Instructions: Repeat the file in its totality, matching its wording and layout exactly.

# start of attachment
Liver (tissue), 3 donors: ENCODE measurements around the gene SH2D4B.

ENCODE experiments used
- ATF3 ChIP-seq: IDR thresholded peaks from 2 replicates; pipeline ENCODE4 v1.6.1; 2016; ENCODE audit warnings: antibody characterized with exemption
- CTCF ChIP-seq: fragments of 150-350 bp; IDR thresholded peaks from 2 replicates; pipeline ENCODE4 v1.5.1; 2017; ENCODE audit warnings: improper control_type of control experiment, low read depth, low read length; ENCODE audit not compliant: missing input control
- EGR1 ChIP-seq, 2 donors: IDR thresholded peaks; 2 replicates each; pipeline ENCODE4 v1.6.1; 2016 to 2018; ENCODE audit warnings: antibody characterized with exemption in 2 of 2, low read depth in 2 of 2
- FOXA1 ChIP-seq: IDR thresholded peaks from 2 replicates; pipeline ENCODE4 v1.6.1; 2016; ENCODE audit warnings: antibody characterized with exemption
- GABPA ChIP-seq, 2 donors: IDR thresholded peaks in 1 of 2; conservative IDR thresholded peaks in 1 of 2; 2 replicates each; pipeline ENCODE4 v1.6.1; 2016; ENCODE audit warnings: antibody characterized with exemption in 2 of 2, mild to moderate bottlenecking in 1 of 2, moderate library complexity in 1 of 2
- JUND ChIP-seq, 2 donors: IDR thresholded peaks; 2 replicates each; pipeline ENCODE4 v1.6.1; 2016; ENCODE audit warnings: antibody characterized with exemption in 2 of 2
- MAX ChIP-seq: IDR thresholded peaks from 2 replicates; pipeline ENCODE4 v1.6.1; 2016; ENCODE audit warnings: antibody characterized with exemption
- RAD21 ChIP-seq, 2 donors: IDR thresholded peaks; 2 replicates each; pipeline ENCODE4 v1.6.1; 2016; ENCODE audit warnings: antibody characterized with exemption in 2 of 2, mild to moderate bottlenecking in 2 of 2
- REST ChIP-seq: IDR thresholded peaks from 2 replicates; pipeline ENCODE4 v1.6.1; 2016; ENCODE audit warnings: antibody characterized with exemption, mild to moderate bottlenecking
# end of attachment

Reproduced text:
Liver (tissue), 3 donors: ENCODE measurements around the gene SH2D4B.

ENCODE experiments used
- ATF3 ChIP-seq: IDR thresholded peaks from 2 replicates; pipeline ENCODE4 v1.6.1; 2016; ENCODE audit warnings: antibody characterized with exemption
- CTCF ChIP-seq: fragments of 150-350 bp; IDR thresholded peaks from 2 replicates; pipeline ENCODE4 v1.5.1; 2017; ENCODE audit warnings: improper control_type of control experiment, low read depth, low read length; ENCODE audit not compliant: missing input control
- EGR1 ChIP-seq, 2 donors: IDR thresholded peaks; 2 replicates each; pipeline ENCODE4 v1.6.1; 2016 to 2018; ENCODE audit warnings: antibody characterized with exemption in 2 of 2, low read depth in 2 of 2
- FOXA1 ChIP-seq: IDR thresholded peaks from 2 replicates; pipeline ENCODE4 v1.6.1; 2016; ENCODE audit warnings: antibody characterized with exemption
- GABPA ChIP-seq, 2 donors: IDR thresholded peaks in 1 of 2; conservative IDR thresholded peaks in 1 of 2; 2 replicates each; pipeline ENCODE4 v1.6.1; 2016; ENCODE audit warnings: antibody characterized with exemption in 2 of 2, mild to moderate bottlenecking in 1 of 2, moderate library complexity in 1 of 2
- JUND ChIP-seq, 2 donors: IDR thresholded peaks; 2 replicates each; pipeline ENCODE4 v1.6.1; 2016; ENCODE audit warnings: antibody characterized with exemption in 2 of 2
- MAX ChIP-seq: IDR thresholded peaks from 2 replicates; pipeline ENCODE4 v1.6.1; 2016; ENCODE audit warnings: antibody characterized with exemption
- RAD21 ChIP-seq, 2 donors: IDR thresholded peaks; 2 replicates each; pipeline ENCODE4 v1.6.1; 2016; ENCODE audit warnings: antibody characterized with exemption in 2 of 2, mild to moderate bottlenecking in 2 of 2
- REST ChIP-seq: IDR thresholded peaks from 2 replicates; pipeline ENCODE4 v1.6.1; 2016; ENCODE audit warnings: antibody characterized with exemption, mild to moderate bottlenecking